The 5-terminus of eukaryotic messenger RNA (mRNA) molecules contains an unique structure, viz. a dinucleoside 5,5-triphosphate moiety where the terminal nucleoside is 7-methylguanosine. This 5-cap structure serves as a site of recognition for numerous enzymes involved in splicing, transport and translation of mRNA, and protects mRNA against intracellular exonucleases. In addition, viral RNA polymerases use capped mRNA sequences of the host cell as primers for viral RNA synthesis. Understanding of molecular mechanism of all these processes requires detailed information on the chemical properties of the cap structure, including capability to prepare conjugates and structural analogs of the cap for research tools. This review tends to summarize the present knowledge on various aspects of the chemistry of the cap structure, including chemical stability and mechanisms of breakdown, protolytic and complexing equilibria, stacking interactions and synthetic methodology.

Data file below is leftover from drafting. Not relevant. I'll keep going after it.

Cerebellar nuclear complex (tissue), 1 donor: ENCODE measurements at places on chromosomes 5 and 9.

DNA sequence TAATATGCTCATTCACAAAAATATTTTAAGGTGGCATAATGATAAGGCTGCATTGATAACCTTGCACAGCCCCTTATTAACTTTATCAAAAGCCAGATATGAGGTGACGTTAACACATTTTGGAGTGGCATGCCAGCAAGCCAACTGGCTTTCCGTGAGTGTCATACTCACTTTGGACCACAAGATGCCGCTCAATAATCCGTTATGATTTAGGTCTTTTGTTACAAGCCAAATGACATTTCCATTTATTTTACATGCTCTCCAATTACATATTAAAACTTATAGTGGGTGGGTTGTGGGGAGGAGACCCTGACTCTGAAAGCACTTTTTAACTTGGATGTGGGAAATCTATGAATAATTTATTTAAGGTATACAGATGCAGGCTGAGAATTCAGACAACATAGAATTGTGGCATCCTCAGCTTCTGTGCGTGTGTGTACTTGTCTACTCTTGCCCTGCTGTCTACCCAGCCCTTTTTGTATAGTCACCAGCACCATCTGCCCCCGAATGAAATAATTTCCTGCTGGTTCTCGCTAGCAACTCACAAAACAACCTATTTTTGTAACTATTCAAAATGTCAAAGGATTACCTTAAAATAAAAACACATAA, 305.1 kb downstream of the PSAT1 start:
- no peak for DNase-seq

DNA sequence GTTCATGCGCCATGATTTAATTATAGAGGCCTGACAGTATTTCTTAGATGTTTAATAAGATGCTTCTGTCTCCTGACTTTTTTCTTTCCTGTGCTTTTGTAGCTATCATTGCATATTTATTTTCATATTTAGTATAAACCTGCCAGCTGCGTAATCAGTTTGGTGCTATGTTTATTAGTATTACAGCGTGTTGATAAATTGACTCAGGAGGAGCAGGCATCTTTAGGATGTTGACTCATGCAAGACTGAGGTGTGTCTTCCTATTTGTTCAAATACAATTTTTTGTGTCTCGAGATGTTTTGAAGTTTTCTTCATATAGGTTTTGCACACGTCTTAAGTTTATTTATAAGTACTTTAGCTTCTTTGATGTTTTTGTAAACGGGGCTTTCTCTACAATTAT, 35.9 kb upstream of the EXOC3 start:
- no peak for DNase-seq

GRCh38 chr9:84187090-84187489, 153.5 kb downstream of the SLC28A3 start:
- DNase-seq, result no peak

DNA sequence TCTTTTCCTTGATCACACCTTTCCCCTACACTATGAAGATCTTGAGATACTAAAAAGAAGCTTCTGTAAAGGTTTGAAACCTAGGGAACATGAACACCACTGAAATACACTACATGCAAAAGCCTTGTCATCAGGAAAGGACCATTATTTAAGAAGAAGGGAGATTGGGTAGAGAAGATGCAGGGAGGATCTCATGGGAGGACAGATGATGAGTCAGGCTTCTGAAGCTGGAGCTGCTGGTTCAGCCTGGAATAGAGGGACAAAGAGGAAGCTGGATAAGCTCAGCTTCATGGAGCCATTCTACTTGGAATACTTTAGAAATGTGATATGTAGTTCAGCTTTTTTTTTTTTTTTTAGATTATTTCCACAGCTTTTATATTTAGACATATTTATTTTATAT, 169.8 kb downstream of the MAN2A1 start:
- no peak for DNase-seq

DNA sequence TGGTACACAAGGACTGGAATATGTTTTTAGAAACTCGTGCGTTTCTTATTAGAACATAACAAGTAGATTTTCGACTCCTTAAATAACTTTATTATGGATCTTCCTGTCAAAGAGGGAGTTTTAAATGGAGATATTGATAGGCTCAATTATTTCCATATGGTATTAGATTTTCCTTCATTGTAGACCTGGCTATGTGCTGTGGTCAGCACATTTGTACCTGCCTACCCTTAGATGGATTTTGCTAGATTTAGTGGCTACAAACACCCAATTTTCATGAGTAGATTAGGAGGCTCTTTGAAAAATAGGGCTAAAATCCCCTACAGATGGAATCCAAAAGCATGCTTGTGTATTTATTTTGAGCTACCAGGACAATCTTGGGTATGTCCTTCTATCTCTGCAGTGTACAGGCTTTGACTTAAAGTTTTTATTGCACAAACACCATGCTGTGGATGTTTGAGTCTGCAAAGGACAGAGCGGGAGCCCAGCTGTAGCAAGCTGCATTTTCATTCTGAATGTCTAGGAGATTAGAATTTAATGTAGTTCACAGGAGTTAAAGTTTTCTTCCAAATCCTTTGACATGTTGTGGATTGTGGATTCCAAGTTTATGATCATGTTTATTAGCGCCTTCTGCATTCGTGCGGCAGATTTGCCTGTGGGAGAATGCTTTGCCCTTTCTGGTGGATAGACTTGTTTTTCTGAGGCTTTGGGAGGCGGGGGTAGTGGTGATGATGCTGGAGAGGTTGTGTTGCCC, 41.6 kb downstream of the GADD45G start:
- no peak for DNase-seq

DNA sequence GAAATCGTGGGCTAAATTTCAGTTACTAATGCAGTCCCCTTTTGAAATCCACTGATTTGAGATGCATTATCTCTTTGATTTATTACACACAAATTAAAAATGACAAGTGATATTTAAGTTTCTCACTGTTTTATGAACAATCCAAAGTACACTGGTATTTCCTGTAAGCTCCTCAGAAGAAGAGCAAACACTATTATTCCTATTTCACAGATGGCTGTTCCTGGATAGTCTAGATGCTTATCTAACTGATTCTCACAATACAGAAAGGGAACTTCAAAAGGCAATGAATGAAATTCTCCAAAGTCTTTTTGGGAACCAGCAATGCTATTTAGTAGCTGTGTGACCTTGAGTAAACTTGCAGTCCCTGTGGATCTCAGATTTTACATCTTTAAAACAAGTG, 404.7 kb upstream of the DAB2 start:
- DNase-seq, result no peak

Keywords: eukaryotic mrna, hydrolytic reactions, nucleosides, intramolecular interactions, protonation, methylguanine, fluorescence absorption
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